Expert Advice

Installing CCTV System? Here is What You Need to Know


Jaganathan Chelliah, Senior Director – Marketing, India & MEA, Western Digital

Many new and interesting use cases of CCTV cameras have come to the forefront in the last couple of years. For example, they are used in monitoring social distancing in public places as part of COVID 19 prevention measures, as well as in hospitals where the risk can be high. CCTV continues to provide both added security and convenience to our lives. As the sophistication of video surveillance systems continues to grow, and with the introduction of AI, the industry is moving to what is known as smart video solutions. In general, a smart video-based camera system makes use of video cameras, also called surveillance cameras, transmits the signal to a monitor or set of monitors, and gives real-time 24/7 viewing access.

For a business or enterprise customer, deciding which video security system is best for one’s unique requirements, one must consider the following five essential components:

  1. Camera

There are two camera options for choosing a CCTV camera: Internet Protocol (IP) or analog. IP cameras are feature rich and are gaining popularity and have revolutionized the adoption of video surveillance solutions. IP cameras capture high-definition footage, images and sharper video details. These cameras also offer analytics capabilities such as data for video analytics, real-time automatic alerts, etc. Another key advantage is that a new IP camera can be added to the current network at any time and will be recognized by the recorder. IP camera adoption is becoming widespread as these cameras become more affordable. Analog cameras are the traditional cameras that have been used in CCTV deployments are being phased out slowly.

One can decide on the camera depending on their requirements and the kind of monitoring that is needed.  The number of cameras will depend on the angles and area to be covered and the resolution required. 

  1. Monitoring Station 

Once the decision is made on which kind of camera to use, the next step is to set up a monitoring station. The number of monitors will again depend on angles and area covered and the image resolution required. You wouldn’t need more than three to five screens if you aren’t operating in a large-scale facility. Moreover, it is easy to scale up or down the number of monitors as needed.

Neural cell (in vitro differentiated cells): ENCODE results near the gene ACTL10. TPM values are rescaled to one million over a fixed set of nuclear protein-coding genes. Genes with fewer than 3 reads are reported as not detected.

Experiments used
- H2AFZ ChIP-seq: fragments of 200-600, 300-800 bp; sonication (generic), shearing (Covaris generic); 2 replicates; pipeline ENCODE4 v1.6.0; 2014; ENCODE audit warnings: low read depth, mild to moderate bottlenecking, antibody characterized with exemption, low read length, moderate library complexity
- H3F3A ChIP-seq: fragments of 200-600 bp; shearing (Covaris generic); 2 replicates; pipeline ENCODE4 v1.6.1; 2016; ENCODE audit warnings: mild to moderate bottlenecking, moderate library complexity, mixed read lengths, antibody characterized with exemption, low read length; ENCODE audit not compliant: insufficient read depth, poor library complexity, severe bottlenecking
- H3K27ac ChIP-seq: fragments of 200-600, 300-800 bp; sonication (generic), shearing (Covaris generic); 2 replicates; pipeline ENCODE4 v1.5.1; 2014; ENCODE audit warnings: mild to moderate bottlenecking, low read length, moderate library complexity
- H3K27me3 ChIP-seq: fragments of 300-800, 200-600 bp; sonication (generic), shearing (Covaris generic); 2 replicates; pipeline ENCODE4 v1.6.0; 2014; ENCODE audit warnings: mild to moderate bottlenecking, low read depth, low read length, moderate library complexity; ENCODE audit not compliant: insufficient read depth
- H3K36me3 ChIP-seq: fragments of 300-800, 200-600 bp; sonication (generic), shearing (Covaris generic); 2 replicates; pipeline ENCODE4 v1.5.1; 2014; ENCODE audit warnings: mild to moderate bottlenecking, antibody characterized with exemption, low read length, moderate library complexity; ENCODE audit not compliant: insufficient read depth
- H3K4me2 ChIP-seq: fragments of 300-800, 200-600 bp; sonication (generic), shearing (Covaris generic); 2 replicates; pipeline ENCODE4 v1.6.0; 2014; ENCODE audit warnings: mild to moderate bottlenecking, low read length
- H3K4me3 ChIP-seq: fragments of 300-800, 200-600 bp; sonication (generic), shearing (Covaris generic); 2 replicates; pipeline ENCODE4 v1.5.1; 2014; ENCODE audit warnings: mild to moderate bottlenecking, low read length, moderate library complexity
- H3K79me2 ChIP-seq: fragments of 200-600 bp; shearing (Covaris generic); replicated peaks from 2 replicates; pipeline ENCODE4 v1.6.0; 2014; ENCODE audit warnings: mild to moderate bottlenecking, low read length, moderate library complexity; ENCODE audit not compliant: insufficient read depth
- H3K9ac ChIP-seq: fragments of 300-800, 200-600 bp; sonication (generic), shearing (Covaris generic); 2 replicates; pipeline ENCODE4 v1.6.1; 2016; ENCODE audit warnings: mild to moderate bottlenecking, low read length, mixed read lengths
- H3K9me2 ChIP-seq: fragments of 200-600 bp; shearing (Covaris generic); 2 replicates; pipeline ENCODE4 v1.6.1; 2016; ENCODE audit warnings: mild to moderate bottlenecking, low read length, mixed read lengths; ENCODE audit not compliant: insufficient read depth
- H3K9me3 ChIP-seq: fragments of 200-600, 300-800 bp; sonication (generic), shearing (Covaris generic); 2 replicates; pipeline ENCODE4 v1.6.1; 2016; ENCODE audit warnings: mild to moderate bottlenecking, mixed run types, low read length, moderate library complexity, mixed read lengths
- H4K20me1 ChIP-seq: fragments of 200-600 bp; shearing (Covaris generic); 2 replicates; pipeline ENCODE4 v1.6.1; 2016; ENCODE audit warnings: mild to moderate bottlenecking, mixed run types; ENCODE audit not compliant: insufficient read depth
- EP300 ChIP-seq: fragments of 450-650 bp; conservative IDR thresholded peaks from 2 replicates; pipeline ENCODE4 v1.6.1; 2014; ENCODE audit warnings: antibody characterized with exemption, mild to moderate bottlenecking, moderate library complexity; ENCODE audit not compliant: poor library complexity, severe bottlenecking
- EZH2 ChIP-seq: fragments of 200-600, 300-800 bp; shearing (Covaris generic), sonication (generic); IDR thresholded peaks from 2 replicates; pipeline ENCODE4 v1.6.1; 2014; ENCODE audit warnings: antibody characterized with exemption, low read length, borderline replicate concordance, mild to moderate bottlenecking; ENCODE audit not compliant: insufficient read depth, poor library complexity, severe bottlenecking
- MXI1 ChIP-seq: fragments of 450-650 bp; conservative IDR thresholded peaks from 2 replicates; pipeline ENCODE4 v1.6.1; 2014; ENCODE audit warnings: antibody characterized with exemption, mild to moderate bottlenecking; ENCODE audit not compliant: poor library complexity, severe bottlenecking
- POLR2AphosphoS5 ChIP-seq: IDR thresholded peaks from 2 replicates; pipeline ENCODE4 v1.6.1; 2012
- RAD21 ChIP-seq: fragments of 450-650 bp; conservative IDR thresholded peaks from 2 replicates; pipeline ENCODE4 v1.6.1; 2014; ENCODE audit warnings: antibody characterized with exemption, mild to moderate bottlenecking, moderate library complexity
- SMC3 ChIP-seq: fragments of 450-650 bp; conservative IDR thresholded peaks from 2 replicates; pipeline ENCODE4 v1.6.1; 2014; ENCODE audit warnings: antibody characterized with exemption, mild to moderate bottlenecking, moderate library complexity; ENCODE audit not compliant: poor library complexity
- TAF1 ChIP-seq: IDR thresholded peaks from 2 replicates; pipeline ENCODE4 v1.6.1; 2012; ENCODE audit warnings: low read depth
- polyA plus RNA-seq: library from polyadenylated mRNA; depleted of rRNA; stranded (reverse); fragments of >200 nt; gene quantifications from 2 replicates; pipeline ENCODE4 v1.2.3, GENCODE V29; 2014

Another factor is whether you plan to do remote monitoring through a smartphone, tablet, or computer. For example, if there are elderly parents, children or pets at home, then remote monitoring may be needed. This enables one to watch live video or even set up a real-time alert system, in case something requires faster attention, when it is not possible to watch live videos.

3.Video Recorders

 Video is recorded on a device known as a video recorder, where video is stored for processing and viewing. There are two types of video recorders: DVR (Digital Video Recorders) and NVR (Network Video Recorders). The DVR system processes data at the recorder, while the NVR system encrypts and processes data in the camera before sending it to the recorder for storage and remote viewing.

  1. Data Storage

 Data plays a significant role in the smart video solution industry. Video needs to be stored for analysis either at on-premises or in the cloud. Businesses must factor in building a reliable, scalable, and most-often, customized data storage solution(s) that can help store and analyse the raw footage. The absence of proper data storage can make AI-powered smart video solutions very limited in scope. There are variety of storage solutions for different kinds of smart video or CCTV systems. The digital video recorder (DVR), or a network video recorder (NVR) that houses the storage will need to support the right capacity and reliability, so that the recording can be retained for a desired period.

Data is being generated, captured and storage from multiple sources – from endpoints to the edge and in the cloud. Western Digital provides flash-based storage solutions in the form of WD Purple® microSD™ cards up to 1TB[1] for the edge and endpoints requirements and WD Purple HDDs up to 18TB for NVRs and video analytics appliances.

  1. Routers and Wires

Supporting technologies including cables and routers will be needed for a seamless connection, depending on the type of camera and systems chosen. For example, wireless systems will require a router. A security integrator can help in choosing equipment and managing the deployment.


Businesses are best served to invest in the right cameras, monitors, storage, and recorders, based on the technologies outlined here. A CCTV camera system and advanced smart video solutions are an integral part of improving one’s life, whether at home, work, or out in the community.

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